JIN-349 -- Sins of the Fathers: The Burden of the Yodogo Group's Children

T H E J @ P A N I N C N E W S L E T T E R
Commentary on the Week's Business, Technology and Cultural News

Issue No. 349
Monday December 19, 2005 TOKYO

+++ VIEWPOINT: Sins of the Fathers: The Burden of the Yodogo Group's Children

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+++ VIEWPOINT: Sins of the Fathers: The Burden of the Yodogo Group's Children

In March 1970, at the height of the Vietnam War, a Japan Airlines
plane, the "Yodogo," bound for Fukuoka from Haneda Airport, in
Tokyo, was hijacked to North Korea by a group of nine student
radicals affiliated with the Red Army. The passengers were released
in Fukuoka Airport and Gimpo International Airport in Seoul.

Japanese authorities suspect some of the Yodogo group had a hand
in the abduction of Japanese to North Korea in the 1970s and 1980s.
The group vehemently denies involvement.

The Yodogo group members married Japanese women and sired children
in North Korea. Three of the group died there and two were arrested after
slipping into Japan. Four remain in the North with six wives and children.

Other children have relocated to Japan. Not only were their fathers
hijackers, but they grew up in a country whose abduction of Japanese and
saber rattling have made it anathema to people here. Branded with this
double stigma, they are trying to lead normal lives.

Recently the "Asahi Shimbun," a major daily, interviewed two of the
children. Their story offers a glimpse into life in reclusive North
Korea, reveals their victimization by a high-handed Japanese government,
and suggests their ordeal may finally be over.

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Part I The Divided Self

Taro and Hanako (invented names) are the son and daughter of a
Yodogo group father and a mother who left Japan for North Korea.
The children, aged 27 and 26, first set foot in Japan in September
2002. They now live in Osaka Prefecture.

Ever since reaching the age of reason they had wondered why they
were living in a foreign country.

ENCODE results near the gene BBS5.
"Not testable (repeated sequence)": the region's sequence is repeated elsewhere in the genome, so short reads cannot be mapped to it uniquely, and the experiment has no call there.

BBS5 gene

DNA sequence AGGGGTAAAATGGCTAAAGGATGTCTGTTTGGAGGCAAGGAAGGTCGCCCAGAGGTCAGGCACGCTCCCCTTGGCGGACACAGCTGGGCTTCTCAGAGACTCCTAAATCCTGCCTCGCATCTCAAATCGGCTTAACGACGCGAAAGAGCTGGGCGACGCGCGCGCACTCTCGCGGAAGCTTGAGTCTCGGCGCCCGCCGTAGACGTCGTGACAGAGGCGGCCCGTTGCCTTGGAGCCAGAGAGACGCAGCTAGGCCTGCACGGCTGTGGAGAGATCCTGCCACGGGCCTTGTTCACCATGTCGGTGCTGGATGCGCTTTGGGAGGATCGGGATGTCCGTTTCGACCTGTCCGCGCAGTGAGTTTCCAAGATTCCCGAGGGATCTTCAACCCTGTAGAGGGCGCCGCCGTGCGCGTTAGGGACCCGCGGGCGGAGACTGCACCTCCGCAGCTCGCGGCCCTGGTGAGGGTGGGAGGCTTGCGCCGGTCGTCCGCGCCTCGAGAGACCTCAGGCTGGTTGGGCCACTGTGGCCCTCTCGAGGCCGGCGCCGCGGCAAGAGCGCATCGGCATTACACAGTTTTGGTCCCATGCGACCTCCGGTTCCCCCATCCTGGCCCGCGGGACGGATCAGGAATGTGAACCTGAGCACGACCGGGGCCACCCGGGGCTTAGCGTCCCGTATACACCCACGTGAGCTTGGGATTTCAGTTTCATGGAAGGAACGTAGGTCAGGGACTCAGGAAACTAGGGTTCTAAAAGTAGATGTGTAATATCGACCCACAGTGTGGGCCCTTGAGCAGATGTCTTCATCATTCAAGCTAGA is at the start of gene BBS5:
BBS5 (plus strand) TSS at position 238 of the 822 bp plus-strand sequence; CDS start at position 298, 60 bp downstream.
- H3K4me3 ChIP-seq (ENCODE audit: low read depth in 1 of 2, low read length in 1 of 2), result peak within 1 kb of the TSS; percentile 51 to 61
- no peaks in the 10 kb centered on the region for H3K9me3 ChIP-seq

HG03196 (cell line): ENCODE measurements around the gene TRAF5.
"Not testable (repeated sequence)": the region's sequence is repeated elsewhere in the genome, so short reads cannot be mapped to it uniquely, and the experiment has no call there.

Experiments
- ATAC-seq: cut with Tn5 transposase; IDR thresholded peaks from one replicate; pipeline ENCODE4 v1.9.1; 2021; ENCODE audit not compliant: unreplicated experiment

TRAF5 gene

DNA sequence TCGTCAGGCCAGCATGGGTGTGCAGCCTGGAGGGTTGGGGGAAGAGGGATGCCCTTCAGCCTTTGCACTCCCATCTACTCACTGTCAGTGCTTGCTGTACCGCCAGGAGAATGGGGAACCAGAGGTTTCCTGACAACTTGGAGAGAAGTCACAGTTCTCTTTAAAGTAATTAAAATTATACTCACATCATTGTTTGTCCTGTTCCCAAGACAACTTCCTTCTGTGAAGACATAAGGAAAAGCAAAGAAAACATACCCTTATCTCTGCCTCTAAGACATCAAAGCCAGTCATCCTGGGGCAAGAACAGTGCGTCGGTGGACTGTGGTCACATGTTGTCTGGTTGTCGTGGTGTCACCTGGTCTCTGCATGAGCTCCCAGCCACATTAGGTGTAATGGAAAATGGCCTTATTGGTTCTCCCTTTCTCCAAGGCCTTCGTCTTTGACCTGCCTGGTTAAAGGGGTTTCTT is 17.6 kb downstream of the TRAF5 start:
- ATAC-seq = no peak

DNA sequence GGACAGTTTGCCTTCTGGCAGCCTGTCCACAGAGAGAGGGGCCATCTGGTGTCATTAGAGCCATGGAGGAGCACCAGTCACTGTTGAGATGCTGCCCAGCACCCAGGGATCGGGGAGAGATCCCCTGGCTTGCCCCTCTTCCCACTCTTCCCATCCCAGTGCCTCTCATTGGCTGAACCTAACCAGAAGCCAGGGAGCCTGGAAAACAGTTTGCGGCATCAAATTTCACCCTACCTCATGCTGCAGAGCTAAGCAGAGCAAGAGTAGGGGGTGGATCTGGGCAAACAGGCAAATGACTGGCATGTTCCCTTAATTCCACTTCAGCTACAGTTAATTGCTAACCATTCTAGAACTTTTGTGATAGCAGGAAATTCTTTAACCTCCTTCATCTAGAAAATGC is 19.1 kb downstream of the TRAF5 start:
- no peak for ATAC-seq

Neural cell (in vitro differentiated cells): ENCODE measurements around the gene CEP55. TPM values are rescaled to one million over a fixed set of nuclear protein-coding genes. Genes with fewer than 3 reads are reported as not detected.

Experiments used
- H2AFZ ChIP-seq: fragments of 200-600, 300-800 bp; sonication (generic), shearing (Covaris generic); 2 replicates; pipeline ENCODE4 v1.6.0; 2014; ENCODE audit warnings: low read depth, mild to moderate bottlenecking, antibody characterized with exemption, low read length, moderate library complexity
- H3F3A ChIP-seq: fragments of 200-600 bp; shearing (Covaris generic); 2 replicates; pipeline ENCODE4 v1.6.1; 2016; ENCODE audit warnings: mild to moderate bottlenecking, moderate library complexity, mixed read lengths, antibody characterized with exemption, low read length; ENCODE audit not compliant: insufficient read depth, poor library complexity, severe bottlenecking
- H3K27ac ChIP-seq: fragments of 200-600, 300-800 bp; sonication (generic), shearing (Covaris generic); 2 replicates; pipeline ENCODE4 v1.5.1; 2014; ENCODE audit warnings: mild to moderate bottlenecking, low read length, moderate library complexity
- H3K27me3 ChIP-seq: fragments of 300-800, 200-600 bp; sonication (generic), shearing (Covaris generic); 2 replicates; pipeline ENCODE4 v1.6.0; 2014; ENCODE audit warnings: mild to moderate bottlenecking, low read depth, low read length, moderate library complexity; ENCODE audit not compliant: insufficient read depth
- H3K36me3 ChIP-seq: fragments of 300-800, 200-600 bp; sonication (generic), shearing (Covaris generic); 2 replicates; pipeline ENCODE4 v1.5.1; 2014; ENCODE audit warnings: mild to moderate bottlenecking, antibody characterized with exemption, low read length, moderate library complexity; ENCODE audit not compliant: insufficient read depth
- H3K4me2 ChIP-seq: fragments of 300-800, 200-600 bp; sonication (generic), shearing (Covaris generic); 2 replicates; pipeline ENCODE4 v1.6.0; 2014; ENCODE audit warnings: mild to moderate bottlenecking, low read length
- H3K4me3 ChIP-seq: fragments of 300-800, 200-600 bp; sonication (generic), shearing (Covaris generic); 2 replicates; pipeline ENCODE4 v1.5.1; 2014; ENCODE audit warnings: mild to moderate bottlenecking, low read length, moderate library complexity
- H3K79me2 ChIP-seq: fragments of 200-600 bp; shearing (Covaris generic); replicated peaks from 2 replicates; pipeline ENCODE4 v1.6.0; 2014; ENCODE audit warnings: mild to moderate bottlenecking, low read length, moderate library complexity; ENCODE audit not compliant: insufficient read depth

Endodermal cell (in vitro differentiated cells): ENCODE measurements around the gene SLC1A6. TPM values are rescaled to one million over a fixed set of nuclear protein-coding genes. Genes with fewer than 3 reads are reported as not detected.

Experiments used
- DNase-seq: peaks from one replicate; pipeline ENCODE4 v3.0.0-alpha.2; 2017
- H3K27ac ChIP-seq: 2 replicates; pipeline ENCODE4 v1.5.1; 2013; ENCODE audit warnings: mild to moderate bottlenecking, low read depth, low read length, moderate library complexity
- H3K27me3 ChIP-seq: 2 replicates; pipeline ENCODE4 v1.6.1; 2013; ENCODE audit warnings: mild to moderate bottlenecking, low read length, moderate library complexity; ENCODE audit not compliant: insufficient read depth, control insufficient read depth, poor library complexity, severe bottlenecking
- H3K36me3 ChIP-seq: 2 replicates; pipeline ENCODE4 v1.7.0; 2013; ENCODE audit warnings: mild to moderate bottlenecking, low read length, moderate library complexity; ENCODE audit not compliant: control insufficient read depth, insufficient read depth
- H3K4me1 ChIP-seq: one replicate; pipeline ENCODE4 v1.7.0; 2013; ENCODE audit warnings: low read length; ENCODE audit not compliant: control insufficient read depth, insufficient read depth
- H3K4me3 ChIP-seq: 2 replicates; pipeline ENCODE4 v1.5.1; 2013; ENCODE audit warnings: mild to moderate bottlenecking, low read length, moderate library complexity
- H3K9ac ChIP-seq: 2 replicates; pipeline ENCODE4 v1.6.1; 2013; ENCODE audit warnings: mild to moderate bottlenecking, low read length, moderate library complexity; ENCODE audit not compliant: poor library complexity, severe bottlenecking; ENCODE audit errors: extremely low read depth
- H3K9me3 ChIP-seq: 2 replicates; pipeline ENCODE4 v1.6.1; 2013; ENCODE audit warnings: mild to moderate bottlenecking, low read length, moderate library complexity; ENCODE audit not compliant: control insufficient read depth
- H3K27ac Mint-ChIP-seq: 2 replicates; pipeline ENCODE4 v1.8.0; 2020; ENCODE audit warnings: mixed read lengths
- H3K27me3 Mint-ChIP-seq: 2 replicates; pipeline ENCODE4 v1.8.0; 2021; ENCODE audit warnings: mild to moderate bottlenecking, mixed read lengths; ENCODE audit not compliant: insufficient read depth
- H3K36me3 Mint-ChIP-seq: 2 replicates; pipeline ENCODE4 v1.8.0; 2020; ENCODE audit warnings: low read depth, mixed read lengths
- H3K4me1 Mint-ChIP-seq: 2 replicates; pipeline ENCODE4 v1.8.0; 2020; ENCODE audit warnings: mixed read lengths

Taro's earliest memory is of their apartment building on the outskirts
of Pyongyang. They lived together with the families of the other
hijackers. Hanako remembers playing tag and Chinese jump rope with
Korean kids.

Compulsory education in North Korea comprises kindergarten (1 year),
"the people's school" (grade school; 4), and middle/high school (6).
But the siblings attended a private school operated by the Yodogo group.
They learned to read and write Japanese from a hand-made textbook,
sang Japanese nursery rhymes, and performed "The Adventures of
Momotaro." They were prohibited to speak Korean at home. "We were
always told to acquire a solid grasp of Japanese language and culture,"
recalls Taro. "This country is only your temporary home."

The Yodogo group's children entered the third grade of the people's
school, after which they lived in an apartment in downtown Pyongyang
on weekdays, the mothers taking turns living with them. At school they
used Korean names and deported themselves as Koreans. Only the
principal and a few select teachers knew the truth.

At lunchtime kids would snack from one another's lunch boxes. Their
classmates were surprised to find croquettes and inari-zushi
(fried bean-curd stuffed with boiled rice )in Taro's and Hanko's
lunch boxes.

Brother and sister learned dad was a highjacker after entering middle/high
school. Taro had discovered a collection of the group's private papers.
He asked his father for an explanation.

"Japan was a bad country because it supported the war of aggression
against Vietnam," his father explained. "We felt we had to use student
power to change Japan." Taro could understand his father's motive,
but he could not comprehend the connection between the student movement
and the highjacking, in which the passengers were taken hostage. He
felt the highjackers owed them an apology.

Hanako wanted to know why her father and the others had chosen
North Korea as their refuge. The answer was appallingly simple.
At the time the Japanese government was critical of North Korea.
It boiled down to the simple equation "the enemy of our enemy is our
ally." She also learned that the highjackers had planned to remain in
North Korea only temporarily, but were unable to return to Japan for
various reasons.

Taro and Hanako began to wrestle with questions of race and national
identity. They realized they received special treatment. In a city where
official limousines were virtually the only vehicles on the wide
boulevards, they had a private car at their disposal. In a country with
mass starvation, they ate their fill of polished rice. Meanwhile, in
school they learned of Japan's brutal occupation of Korea. With no
information to extenuate Japan's colonization of the peninsula, they
accepted the Korean line at face value and brimmed with loathing for the
country of their parents' birth.

After graduation, Taro and Hanako, along with the other children, moved
to the relatively prosperous city of Rason, which borders on China and
Russia. They ran a trading firm and restaurant. Their goal was to earn
money and the skills to live in Japan. Over the course of three years
they sold Japanese appliances to locals, Chinese and Russians.

--Burritt Sabin

[Next week's JIN recounts Taro and Hanako's relocation to and experiences
in Japan.]

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Written and edited by Burritt Sabin (editors2@japaninc.com)

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